European Union Future

European Union Future

The Future of the European Union

Introduction to European Union Future

The EU has come a long way since 1951. Its membership has grown to include most of Western Europe and it is poised to absorb much of Eastern Europe as well. It has developed a common body of law, common policies and practices, and a great deal of cooperation among its members. Its progress, however, has been uneven, with spurts of activity separated by dormant periods. After vigorous activity in the 1960s, it was not until the mid-1980s that the EU moved decisively to greater integration. In the 1990s concerns about the economic climate and evidence of popular disenchantment with the EU led to a slowdown in innovation. Both the Amsterdam and Nice treaties emphasized consolidation rather than addressing outstanding issues.

This erratic progress is in part due to two unresolved conflicts within the EU. The first is whether to give priority to “deepening” or “widening,” that is, whether to concentrate upon integrating the existing members further, or to welcome new members so that all can have an input into the kind of Europe they want. The second is the conflict between supranationalism and intergovernmentalism. Despite broad acceptance of the supranational principle, national governments have been reluctant to cede control over all policy areas to EU institutions. The development of three distinct EU pillars reflects this reality: Member states have declined to yield national control to supranational institutions over politically sensitive areas such as foreign policy and judicial affairs.

One of the most immediate challenges facing the EU is to secure the long-term success of the euro, an outcome that rests in part upon how acceptable it proves to world financial institutions and markets. Enlarging the EU by including Eastern Europe should, over time, improve economic prospects by extending the single market and stimulating economic growth and trade. The EU hopes that enlargement will raise the EU’s standing as the major European voice in world affairs and contribute to security and stability throughout Europe.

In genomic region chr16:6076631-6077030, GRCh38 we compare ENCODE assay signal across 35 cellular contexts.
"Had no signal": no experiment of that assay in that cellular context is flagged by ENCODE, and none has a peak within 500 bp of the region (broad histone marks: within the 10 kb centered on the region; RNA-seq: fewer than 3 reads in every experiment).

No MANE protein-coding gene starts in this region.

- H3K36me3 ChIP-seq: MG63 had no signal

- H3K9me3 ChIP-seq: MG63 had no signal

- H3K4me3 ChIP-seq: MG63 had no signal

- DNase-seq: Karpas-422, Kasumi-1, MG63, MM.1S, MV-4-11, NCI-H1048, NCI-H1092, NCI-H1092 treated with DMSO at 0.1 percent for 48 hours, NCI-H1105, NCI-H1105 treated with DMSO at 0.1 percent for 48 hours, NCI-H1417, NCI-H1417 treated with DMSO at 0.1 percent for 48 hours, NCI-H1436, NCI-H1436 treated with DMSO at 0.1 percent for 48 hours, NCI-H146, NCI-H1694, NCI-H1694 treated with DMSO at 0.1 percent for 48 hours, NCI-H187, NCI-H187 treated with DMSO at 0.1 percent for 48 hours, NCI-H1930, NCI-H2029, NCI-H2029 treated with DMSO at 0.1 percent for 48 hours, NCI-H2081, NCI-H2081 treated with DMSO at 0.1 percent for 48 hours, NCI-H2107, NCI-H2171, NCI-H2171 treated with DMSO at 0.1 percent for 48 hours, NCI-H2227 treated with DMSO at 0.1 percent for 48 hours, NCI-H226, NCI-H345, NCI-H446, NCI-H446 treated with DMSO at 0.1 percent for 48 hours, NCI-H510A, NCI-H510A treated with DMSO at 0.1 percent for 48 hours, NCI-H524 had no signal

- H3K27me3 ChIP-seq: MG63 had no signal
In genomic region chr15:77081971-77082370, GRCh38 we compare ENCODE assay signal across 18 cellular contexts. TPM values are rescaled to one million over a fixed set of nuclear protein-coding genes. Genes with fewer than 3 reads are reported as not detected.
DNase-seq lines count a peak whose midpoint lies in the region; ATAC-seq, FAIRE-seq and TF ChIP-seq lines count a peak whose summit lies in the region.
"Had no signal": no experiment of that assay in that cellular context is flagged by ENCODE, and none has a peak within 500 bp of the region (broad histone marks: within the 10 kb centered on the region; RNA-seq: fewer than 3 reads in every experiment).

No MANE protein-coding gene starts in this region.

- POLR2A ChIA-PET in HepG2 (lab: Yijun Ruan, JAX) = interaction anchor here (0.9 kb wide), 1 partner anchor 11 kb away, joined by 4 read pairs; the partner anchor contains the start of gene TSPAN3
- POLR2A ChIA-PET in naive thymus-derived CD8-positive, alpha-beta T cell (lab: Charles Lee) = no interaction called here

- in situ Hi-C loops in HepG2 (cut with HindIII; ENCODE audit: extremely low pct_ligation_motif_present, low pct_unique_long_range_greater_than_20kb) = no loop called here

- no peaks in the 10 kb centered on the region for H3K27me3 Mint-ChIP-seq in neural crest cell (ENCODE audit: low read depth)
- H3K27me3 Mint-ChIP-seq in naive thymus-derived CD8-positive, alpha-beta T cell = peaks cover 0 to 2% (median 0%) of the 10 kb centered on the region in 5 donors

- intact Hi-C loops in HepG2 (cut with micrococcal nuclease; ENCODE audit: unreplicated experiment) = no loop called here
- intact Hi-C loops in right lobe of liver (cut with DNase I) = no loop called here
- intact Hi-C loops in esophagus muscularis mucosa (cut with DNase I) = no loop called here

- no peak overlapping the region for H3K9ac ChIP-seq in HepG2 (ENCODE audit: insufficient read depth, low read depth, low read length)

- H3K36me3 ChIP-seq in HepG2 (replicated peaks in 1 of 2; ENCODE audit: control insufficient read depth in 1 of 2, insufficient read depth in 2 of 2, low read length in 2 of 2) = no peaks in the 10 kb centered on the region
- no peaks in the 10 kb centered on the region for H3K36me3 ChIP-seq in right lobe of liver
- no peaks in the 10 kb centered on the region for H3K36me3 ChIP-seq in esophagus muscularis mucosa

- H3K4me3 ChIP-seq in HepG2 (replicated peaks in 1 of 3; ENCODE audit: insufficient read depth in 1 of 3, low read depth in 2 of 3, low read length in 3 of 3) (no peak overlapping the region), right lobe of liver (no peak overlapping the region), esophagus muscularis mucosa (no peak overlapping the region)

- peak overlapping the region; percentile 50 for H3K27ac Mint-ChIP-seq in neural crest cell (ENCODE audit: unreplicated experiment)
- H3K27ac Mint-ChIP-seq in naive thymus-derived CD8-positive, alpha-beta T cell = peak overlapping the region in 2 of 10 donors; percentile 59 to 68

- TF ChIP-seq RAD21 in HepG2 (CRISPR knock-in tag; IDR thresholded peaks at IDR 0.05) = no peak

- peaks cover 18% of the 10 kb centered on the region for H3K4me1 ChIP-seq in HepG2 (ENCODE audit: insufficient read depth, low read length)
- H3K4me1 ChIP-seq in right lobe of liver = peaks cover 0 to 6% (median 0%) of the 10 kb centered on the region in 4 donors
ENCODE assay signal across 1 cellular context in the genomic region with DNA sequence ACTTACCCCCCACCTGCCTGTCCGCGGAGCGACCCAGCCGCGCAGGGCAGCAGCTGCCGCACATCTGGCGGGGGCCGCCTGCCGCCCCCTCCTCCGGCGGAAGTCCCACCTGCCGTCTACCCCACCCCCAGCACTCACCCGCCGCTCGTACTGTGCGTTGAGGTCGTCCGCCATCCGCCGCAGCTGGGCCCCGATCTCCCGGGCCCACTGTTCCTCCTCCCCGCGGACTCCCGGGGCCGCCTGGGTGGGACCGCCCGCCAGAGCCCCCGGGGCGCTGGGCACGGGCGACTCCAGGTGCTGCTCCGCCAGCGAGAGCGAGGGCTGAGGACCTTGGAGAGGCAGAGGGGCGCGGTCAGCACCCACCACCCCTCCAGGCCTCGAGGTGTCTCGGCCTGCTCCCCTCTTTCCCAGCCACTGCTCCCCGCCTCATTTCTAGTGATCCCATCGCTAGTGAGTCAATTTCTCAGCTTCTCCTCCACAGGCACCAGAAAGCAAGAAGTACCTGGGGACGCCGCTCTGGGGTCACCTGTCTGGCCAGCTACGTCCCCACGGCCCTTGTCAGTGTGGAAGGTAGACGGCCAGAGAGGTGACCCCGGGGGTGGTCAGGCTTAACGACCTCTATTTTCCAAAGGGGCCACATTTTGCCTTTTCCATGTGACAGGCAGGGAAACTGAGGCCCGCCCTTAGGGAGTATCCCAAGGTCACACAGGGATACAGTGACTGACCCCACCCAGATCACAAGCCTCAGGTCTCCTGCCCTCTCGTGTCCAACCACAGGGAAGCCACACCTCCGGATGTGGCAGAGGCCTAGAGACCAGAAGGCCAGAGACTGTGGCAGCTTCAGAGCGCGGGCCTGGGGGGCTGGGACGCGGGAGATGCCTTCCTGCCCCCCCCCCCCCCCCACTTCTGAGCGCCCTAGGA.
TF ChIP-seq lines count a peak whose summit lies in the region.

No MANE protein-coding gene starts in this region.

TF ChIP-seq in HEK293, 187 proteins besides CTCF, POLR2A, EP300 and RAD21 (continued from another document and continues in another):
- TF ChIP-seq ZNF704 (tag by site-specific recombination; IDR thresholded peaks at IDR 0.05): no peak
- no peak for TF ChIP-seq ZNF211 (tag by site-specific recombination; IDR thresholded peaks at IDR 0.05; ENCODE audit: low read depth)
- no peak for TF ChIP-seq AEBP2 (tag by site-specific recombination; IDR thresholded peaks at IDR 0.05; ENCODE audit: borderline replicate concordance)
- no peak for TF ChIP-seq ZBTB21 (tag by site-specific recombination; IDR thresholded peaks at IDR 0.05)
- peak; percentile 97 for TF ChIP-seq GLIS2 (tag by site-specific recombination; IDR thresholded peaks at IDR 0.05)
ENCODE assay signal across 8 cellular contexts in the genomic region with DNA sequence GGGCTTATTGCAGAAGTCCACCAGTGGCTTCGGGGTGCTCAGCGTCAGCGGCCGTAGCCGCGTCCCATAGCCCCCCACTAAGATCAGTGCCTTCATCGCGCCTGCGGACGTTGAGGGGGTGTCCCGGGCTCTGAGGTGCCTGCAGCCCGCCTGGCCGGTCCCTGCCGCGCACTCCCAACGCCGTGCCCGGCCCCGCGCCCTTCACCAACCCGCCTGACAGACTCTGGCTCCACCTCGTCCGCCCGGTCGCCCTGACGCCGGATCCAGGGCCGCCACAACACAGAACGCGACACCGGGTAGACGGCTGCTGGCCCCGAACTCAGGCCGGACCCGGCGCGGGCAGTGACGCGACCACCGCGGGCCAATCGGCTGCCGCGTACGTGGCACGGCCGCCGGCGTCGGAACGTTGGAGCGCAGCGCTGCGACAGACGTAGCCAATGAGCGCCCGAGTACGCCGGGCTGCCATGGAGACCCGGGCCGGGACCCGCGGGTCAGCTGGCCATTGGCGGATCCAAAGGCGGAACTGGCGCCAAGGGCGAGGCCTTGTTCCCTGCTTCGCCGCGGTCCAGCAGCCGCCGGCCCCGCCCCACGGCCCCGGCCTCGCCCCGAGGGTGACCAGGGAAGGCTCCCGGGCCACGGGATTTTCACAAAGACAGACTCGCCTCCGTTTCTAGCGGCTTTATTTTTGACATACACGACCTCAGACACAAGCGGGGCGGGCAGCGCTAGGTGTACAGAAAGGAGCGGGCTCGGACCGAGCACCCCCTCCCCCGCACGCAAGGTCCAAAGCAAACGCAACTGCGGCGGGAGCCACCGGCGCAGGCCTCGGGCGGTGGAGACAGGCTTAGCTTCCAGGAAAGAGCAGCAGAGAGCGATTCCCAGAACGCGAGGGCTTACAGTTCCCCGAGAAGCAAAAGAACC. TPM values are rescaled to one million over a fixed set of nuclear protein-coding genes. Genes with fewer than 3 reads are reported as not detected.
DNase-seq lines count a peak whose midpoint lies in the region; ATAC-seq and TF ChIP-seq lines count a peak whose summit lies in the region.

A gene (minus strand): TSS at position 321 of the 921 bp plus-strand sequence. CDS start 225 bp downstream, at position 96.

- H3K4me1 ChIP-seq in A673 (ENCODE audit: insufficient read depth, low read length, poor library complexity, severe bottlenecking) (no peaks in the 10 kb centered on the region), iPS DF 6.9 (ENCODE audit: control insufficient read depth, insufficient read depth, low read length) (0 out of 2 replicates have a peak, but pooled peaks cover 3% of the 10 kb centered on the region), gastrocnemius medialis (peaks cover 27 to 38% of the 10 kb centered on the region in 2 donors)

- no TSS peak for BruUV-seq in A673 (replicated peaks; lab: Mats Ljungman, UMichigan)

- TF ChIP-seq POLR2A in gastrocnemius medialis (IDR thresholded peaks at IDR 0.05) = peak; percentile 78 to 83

It has proven difficult, however, for the EU and its member states to forge a united position on the future of EU finances and structures after enlargement. Under existing criteria, the bulk of funds dispersed under the CAP to support agriculture-by far the largest element of EU spending-will have to be transferred to the new member states. This has alarmed poorer member states accustomed to receiving these funds, while richer members are reluctant to provide more CAP funding.

The budget issue and enlargement also present problems for the structure of the EU. They raise questions about the nature of the European Commission, how nations should be represented on the commission, and the extent of the commission’s authority and responsibility. As the power of the EU has grown, the organization has drawn criticism for being undemocratic, since the European Parliament has no real powers or control over decisions. Furthermore, the decision-making bodies, especially the commission, are not subject to any democratic check.

Uncertainties about the future of the EU are underlined by concerns among member states over the potential loss of their ability to act independently. A reluctance to cede national authority has been most pronounced in security policy. The EU failed to present a coherent front in either the Persian Gulf War or the former Yugoslavia when required to move from a common policy position to a common action. The desire of some countries to build a common defense policy is resisted by others that insist that at best a European defense force can only be supportive of and subordinated to NATO.

The EU’s decision to welcome 10 new member states in 2004 raised many questions about integration. In June 2004 the EU member states agreed to the final text of the first EU constitution, which was primarily developed to streamline EU institutions and facilitate enlargement. The final text was the result of more than two years of draft negotiations. Built on the founding treaties of the EU, the constitution further defined the roles and powers of EU institutions, such as the European Parliament. Ratification of the constitution required approval by all 25 member states (including the 10 new members), either by popular referendum or by parliamentary vote, by November 2006.